Young-Mi lifts her arm, clenches her fist and slams it against the plank, cracking it in two. The gym
This is what Kim loves about teaching Jung SuWon.
It combines martial arts and philosophy to reach self-liberation. It
operates by tapping the life-force (Qi) that is believed to be as real
as the circulatory system and to flow along known pathways in the body.
Kim says someone like Young-Mi can realize her potential
by directing this energy. And Kim teaches how at the Jung SuWon Academy,
which she founded in the mid-80s.
Kim says she devised her interpretation of Jung SuWon
to overcome the hardship in her own life.
She was the first born to a simple and traditional
Confucian couple in a rural Korean village. At first, her parents were
thrilled when their child was delivered at 1 a.m. on January 1 in 1945.
Males born on that date were believed to bring good fortune. They thought
the birth was blessed.
But realizing the child was female, they reinterpreted
the birth as a curse.
They blamed their increasing bad luck on their little
girl as the years passed. Kim's father became an alcoholic and abused
her when drunk.
Kim was five when the Korean War broke
out. Once as her village was being bombed, her parents abandoned her
among the collapsing huts and falling shrapnel. Another village girl
spotted Kim, disoriented and crying, and led her to a shelter.
Shortly after, Kim watched helplessly as a bomb blast killed the girl who had just saved her.
Kim says that while watching her friend die and the village burn, she experienced a moment of insight. She thanked God she was alive and vowed to cherish life.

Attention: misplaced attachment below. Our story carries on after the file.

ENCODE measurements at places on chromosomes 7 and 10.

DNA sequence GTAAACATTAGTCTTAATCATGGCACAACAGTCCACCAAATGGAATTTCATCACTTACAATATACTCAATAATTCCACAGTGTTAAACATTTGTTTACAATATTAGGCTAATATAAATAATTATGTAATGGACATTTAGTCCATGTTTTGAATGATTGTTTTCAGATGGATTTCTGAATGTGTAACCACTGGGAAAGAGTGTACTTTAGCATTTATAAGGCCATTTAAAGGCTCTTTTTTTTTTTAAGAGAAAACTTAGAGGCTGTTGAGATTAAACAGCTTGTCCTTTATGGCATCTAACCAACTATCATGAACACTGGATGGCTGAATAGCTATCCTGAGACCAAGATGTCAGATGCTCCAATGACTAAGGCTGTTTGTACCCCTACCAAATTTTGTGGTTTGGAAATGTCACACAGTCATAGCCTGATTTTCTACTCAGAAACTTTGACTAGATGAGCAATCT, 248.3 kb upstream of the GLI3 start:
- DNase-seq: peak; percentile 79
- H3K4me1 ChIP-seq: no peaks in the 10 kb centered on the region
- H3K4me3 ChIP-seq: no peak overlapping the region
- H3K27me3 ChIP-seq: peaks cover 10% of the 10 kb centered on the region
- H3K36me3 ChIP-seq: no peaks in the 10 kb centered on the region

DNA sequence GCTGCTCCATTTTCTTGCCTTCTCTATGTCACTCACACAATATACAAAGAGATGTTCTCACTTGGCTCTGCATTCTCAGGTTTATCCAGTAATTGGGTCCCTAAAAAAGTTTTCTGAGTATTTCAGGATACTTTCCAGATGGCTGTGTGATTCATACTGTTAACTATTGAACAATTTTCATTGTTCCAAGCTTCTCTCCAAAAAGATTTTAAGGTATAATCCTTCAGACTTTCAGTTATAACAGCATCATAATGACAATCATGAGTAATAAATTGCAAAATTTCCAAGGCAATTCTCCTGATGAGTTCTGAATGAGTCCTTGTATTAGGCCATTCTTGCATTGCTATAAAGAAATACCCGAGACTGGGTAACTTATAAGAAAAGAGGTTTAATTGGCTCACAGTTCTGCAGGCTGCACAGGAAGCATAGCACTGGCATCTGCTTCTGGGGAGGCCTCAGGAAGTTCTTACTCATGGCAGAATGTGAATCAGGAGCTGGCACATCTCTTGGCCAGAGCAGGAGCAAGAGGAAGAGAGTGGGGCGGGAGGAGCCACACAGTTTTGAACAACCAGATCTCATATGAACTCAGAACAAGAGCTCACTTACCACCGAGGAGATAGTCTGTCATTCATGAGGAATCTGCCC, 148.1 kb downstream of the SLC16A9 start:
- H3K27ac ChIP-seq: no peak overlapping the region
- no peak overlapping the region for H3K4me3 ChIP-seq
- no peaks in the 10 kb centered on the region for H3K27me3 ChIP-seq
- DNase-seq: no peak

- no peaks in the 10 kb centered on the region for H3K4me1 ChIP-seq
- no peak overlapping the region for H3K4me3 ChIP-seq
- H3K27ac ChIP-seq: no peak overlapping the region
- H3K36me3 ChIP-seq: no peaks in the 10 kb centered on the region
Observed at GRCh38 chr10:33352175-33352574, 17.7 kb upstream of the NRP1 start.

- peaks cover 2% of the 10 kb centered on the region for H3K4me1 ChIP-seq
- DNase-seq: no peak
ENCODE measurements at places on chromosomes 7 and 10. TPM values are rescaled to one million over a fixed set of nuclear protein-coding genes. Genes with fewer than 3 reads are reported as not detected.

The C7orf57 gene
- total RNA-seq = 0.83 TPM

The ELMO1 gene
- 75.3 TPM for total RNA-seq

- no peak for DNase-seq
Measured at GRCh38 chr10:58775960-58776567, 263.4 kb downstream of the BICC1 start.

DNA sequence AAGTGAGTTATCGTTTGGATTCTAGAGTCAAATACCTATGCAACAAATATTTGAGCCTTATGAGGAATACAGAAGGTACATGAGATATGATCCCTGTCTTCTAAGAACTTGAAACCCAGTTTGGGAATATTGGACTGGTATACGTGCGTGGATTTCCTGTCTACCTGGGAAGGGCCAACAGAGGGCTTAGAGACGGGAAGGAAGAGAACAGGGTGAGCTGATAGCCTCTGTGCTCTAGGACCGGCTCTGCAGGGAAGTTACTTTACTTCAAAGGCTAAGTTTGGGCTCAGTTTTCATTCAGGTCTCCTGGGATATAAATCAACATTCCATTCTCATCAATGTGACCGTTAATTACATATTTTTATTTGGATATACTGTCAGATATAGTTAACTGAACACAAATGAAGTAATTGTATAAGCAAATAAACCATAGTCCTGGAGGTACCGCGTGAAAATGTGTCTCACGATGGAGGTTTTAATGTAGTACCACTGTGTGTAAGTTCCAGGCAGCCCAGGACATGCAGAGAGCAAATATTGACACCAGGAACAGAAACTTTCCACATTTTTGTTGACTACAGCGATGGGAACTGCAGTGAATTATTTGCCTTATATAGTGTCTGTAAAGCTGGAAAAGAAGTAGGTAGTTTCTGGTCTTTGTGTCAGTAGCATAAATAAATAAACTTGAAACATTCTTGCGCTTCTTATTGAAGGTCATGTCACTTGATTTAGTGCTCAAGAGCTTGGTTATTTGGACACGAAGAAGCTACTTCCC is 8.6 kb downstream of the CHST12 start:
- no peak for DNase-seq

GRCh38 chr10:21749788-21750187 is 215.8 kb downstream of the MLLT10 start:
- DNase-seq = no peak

Years later, as a teenager, Kim also vowed to spurn
the traditional role of wife and mother and announced her intentions
to learn taekwondo. But Kim could find no willing instructor, since
a 5,000 year tradition prohibited women from studying it.
One day Kim befriended a Buddhist monk passing through
the village. He was a taekwondo master and agreed to instruct Kim in
secret. During their decade-long relationship, the monk also taught
Kim the principles of Qi, Buddhism and self-discipline.
One day in the early 1970s, the monk declared he had nothing left to teach. He advised
Kim to immigrate to the U.S., arguing that Korea's deteriorating economy
and her abusive family were stifling her growth. It was her callous
parents, the monk pointed out, who had driven her younger brother to
suicide. And he didn't want to see her go the same way. Kim settled
in Vermont, planning to open a taekwondo school. First, though, she
had to learn English. All she knew were the well-rehearsed lines: "Hi,
my name is Tae Yun Kim. Can I be your friend?" She also needed cash.
She had just enough for a rundown apartment and cheap food.
work cleaning bathrooms at a Howard Johnson's. While scrubbing the toilets
and sinks, she would visualize taekwondo moves, her future plans and
her dreams, as the monk had taught her to do.